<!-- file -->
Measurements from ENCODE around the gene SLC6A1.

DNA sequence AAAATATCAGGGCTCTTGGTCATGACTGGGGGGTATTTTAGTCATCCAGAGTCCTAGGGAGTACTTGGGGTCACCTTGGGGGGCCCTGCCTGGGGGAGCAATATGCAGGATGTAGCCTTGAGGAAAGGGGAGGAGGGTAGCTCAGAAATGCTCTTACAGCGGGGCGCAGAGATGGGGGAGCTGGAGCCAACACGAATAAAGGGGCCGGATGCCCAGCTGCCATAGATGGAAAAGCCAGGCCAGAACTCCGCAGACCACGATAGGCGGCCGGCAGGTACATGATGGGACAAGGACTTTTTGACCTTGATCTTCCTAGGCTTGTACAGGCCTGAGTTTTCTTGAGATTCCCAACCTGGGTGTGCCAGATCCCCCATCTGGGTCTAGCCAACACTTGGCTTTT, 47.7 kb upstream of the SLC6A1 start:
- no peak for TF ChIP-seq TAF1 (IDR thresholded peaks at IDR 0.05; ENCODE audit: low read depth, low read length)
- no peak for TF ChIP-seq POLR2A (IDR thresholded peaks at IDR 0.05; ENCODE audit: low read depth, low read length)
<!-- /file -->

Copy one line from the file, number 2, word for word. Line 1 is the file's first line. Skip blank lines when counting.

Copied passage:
DNA sequence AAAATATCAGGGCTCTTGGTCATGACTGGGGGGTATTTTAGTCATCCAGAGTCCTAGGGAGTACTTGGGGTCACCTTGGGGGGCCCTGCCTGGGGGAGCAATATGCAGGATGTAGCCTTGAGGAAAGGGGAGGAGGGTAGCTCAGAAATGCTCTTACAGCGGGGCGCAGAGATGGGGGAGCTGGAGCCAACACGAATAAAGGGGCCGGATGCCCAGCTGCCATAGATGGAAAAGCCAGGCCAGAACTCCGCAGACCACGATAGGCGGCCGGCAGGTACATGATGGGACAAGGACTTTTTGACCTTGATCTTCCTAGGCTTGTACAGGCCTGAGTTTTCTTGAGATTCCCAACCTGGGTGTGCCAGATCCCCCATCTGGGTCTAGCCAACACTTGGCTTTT, 47.7 kb upstream of the SLC6A1 start: